The world’s oldest balafon, a musical instrument similar to xylophone known as the “Sosso-Bala”, has been in existence since the 13th Century. The ancient West African instrument can be found in Nyagassola town on the Mali-Guinea border.
According to written and oral histories, the balafon was either manufactured by the king himself or given to him by a jinni (genie). In 2001, the Sosso-Bala was named a masterpiece of the oral and intangible heritage of humanity by UNESCO.
The instrument consists of 21 slats made of rosewood. The slats serve as the keys and they are tied together with nylon strings, or sometimes antelope or goatskin. underneath each key are gourds to amplify the sound while bamboo trees make up the thin base.
The original Sosso-Bala is reportedly preserved in a round mud hut with other sacred and historical objects in the village of Nyagassola in northern Guinea, an area occupied by the Dökala family, the Kouyaté griots of Nyagassola.
The 13th-century instrument cannot leave the village unless it is carried on the back of its keeper. It is brought out of its hut once a year for ceremonial playing.
Originally owned and played by King Sumaoro Kanté, who succeeded to the Sosso throne in the early thirteenth century, the balafon has transmitted epic poems down through the centuries, principally the Sunjata epic that comprises hymns to the glory of the builder of the Mali Empire.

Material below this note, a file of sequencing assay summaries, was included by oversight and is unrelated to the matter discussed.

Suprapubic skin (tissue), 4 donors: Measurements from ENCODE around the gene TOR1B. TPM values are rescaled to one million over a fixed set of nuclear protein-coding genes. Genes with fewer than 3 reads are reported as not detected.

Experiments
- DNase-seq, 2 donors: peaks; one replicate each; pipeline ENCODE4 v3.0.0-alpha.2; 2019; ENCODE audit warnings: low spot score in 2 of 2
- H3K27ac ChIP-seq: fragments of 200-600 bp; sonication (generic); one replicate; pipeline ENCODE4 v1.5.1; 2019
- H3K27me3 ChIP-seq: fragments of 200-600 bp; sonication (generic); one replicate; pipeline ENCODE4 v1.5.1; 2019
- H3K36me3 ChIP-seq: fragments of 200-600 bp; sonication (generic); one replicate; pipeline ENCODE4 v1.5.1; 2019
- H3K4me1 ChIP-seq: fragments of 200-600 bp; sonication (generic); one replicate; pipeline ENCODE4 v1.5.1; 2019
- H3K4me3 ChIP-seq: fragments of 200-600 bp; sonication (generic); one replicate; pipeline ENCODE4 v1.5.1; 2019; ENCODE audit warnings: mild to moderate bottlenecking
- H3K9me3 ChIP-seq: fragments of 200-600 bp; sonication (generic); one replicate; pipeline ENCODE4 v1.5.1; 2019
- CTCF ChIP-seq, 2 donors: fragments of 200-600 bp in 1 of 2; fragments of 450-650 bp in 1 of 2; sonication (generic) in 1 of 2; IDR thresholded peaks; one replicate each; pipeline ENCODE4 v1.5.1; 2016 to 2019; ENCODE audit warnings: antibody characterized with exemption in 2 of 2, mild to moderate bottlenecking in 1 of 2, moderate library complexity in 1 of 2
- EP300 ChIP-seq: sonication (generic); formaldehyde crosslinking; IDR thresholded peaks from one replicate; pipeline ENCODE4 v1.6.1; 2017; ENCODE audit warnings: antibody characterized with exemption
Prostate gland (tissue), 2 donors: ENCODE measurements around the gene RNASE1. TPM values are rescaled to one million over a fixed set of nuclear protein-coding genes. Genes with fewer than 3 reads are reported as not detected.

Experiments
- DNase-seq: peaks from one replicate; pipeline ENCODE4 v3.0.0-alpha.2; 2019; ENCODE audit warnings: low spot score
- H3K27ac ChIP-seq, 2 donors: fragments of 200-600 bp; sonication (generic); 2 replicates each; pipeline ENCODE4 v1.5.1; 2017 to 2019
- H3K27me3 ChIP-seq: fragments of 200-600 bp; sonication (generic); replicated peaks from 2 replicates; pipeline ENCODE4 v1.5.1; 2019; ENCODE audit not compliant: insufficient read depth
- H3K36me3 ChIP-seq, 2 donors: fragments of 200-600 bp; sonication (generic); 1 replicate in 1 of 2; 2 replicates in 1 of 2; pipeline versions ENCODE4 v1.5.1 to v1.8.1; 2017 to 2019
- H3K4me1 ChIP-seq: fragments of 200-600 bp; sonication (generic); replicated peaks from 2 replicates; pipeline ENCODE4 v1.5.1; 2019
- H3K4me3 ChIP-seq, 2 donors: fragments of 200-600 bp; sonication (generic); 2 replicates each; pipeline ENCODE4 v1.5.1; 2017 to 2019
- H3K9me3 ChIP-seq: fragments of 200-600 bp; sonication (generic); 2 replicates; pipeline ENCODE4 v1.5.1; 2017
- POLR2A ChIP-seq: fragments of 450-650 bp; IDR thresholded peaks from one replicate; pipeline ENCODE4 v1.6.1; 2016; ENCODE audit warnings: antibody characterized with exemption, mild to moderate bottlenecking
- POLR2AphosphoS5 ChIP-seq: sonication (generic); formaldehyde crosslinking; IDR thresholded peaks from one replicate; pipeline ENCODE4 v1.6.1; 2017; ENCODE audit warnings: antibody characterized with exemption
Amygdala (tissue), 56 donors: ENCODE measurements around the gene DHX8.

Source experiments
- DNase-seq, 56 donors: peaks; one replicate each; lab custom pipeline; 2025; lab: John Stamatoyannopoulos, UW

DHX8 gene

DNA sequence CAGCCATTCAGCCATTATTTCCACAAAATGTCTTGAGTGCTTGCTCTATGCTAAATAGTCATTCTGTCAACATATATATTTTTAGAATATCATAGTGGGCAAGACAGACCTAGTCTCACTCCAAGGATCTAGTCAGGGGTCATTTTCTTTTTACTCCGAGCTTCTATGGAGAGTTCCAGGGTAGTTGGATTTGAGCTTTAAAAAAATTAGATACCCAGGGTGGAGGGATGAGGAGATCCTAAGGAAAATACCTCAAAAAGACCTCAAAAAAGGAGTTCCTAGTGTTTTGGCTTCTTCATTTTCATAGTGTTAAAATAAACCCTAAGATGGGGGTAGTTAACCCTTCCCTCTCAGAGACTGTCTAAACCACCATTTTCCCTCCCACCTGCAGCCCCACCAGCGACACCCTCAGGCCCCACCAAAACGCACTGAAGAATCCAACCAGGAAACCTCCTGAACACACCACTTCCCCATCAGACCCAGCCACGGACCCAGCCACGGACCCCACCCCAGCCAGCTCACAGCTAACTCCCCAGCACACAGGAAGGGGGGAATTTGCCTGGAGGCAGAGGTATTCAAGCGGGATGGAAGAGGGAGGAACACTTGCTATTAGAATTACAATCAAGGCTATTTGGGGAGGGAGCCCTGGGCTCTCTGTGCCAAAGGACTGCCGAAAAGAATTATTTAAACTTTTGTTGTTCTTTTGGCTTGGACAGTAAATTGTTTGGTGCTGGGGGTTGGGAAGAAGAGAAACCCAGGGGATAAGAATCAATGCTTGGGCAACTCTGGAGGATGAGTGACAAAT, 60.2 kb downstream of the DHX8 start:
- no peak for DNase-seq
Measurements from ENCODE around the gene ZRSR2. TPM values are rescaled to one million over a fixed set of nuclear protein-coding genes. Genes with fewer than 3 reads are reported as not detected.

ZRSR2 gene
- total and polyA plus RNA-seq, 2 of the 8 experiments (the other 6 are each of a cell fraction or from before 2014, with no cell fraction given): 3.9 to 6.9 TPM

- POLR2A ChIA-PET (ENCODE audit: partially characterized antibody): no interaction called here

According to reports, 800s of years ago, emperor Sundiata Keita, who founded the Mali empire, appointed Kouyaté’s family as guardians of the balafon. Since then, every male relative has learned to play what is considered a sacred instrument.
“They’re oral historians, musicians and performers that hold the history of the Mandé people of Mali, Guinea and other nations. Thus, to play the balafon is Kouyaté’s inheritance, a sacred rite”.
The Balatigui, the patriarch of the Dökala family, is the guardian of the instrument. He is the only one who is allowed to play the Sosso-Bala on important occasions, such as the festival of the Muslim New Year and at burials. He is also responsible for teaching the balafon to children from the age of seven upwards.
“A lot of those songs we’re playing are not just entertaining people, it’s songs related to war, and songs related to happiness and celebrating the victory,” Balla Kouyaté said. “We are like the healers in our society.”
“For me, I would say there’s nothing in this world that would make me happy more than playing this instrument,” Kouyaté said. “I hope I can be a millionaire or billionaire one day but even if I have a billion [dollars], it won’t make me happy more than playing this balafon.”
For years, the Balatigui and other members of Dökala family, who are hereditary musicians have devoted themselves to transferring their knowledge and skills to future practitioners.
Apart from being a national treasure in Guinea, the over 800-year-old instrument reminds the Mande of their glorious past. Today, the African balafon tradition continues to play an important part to preserve the cultural identity of the Mande peoples in West Africa.